msExchRBACPolicyLink                  : CN=Default Role Assignment Policy,CN=Policies,CN=RBAC,CN=Exchange,CN=Microsoft Exchange,CN=Services,CN=Configuration,DC=EXCH14,DC=local
msExchRecipientDisplayType            : 1073741824
msExchRecipientTypeDetails            : 1
msExchTextMessagingState              : {302120705, 16842751}
msExchTransportRecipientSettingsFlags : 0
msExchUMDtmfMap                       : {emailAddress:6484, lastNameFirstName:64242358264673623325, firstNameLastName:64242358264673623325}
msExchUMEnabledFlags2                 : -1
msExchUserAccountControl              : 0
msExchVersion                         : 44220983382016
msExchWhenMailboxCreated              : 29/04/2012 11:34:09

The above list is what you see under normal circumstances. However, it is possible that a user’s mailbox gets “disconnected” from the user’s object. This means that the User Object and the Exchange Mailbox are no longer ‘linked’ together. There are two ways this can happen:

  1. When you disable a user’s mailbox, the Exchange mailbox itself does not get deleted immediately. The mailboxes are retained in the environment for the duration of the deleted mailbox retention period (by default 30 days) unless you permanently delete the mailbox deliberately.
  2. Whenever a soft-delete occurs. This is usually the case where a user’s mailbox is moved from one database to another. After the move, Exchange will not delete the source mailbox from the source database. Instead, it will mark the source mailbox as “soft-deleted”. Just as with disabled mailboxes, they are kept within the database for the duration of the deleted mailbox retention period unless deleted permanently on purpose.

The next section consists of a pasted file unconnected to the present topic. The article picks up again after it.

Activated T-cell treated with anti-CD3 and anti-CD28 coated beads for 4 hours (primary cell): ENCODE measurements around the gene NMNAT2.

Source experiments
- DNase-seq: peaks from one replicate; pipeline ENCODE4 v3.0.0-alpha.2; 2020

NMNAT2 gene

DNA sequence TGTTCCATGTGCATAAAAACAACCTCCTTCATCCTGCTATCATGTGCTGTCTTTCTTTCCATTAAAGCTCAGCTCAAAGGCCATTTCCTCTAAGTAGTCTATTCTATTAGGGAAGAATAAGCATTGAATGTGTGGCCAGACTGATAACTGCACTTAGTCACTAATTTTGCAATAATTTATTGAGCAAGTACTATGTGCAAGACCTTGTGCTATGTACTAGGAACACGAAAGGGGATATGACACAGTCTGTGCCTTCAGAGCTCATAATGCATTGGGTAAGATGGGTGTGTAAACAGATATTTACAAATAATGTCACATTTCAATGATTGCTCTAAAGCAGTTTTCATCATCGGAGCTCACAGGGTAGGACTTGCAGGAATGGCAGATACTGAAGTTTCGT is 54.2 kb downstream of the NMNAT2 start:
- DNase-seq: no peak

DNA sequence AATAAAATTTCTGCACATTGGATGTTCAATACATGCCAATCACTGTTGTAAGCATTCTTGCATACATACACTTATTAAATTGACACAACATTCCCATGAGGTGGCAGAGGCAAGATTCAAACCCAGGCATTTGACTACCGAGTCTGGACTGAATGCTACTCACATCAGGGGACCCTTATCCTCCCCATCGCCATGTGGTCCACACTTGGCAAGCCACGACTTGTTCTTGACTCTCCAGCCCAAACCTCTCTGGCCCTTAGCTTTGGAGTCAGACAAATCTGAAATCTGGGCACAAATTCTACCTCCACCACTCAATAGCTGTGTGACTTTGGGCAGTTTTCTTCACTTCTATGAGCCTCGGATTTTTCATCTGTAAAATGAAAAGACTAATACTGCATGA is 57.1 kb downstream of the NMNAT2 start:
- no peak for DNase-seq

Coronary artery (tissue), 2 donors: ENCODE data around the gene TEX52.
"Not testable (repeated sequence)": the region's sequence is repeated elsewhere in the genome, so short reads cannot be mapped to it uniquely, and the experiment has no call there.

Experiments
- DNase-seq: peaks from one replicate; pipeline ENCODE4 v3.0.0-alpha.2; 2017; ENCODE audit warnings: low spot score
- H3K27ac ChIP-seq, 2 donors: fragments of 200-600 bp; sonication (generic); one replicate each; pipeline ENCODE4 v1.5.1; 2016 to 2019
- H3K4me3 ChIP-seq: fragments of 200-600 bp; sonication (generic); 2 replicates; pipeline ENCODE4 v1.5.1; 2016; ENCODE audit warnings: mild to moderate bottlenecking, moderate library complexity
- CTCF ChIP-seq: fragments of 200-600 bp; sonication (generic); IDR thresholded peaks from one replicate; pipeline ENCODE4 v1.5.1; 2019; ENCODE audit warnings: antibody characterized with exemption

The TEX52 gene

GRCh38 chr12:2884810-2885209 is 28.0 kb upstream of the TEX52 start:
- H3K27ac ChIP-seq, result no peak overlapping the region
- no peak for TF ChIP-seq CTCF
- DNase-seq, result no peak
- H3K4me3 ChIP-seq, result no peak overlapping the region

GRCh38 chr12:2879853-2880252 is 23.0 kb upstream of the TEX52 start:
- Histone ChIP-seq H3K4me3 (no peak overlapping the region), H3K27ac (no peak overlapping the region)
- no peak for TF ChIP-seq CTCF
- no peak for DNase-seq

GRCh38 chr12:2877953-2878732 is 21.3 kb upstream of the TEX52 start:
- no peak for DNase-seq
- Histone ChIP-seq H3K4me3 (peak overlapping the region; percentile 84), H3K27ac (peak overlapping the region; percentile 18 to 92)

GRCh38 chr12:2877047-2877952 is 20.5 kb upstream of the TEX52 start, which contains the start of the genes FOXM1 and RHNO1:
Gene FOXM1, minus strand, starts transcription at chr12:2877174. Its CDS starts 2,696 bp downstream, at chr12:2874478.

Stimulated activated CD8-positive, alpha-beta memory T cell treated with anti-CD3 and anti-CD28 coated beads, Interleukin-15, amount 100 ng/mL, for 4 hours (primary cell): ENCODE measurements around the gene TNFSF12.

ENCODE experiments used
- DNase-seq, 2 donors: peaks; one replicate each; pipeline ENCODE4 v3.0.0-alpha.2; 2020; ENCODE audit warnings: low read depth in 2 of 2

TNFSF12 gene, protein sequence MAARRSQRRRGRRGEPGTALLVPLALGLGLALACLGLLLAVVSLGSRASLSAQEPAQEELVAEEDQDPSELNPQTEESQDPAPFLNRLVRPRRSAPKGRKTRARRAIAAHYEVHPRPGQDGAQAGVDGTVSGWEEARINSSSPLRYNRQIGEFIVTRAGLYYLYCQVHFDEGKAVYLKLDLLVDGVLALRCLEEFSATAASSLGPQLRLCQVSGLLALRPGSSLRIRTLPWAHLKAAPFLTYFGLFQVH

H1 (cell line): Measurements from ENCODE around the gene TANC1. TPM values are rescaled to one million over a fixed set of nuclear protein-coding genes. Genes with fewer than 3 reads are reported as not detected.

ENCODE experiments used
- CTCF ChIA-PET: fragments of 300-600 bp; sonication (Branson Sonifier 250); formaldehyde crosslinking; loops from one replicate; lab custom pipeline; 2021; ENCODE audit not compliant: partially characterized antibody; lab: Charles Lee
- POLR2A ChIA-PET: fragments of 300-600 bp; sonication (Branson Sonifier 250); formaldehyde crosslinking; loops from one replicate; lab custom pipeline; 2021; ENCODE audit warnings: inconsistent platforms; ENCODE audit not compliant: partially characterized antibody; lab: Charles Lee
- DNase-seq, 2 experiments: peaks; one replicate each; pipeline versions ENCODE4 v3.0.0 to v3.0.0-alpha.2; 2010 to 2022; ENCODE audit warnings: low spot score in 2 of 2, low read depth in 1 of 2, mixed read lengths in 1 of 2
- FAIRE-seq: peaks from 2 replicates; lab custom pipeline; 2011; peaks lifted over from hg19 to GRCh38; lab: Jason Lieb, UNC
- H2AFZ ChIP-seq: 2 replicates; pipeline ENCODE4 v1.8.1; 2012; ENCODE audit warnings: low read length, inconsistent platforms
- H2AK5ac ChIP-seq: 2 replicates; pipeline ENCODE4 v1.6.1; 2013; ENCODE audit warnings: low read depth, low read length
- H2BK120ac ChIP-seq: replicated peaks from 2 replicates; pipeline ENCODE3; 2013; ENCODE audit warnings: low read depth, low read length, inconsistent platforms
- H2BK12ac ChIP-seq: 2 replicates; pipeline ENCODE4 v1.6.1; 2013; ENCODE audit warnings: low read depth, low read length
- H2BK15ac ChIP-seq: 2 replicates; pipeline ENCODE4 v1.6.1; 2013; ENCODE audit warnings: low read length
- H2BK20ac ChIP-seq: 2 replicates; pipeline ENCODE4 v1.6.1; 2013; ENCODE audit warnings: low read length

Whenever a user’s mailbox is disconnected the user account attributes also change. For example: disabling a user’s mailbox might result in only the following attributes still having a value:

msExchAddressBookFlags   : 1
msExchBypassAudit        : False
msExchProvisioningFlags  : 0
msExchUMDtmfMap          : {emailAddress:6484, lastNameFirstName:64242358264673623325, firstNameLastName:64242358264673623325}
msExchWhenMailboxCreated : 29/04/2012 11:34:09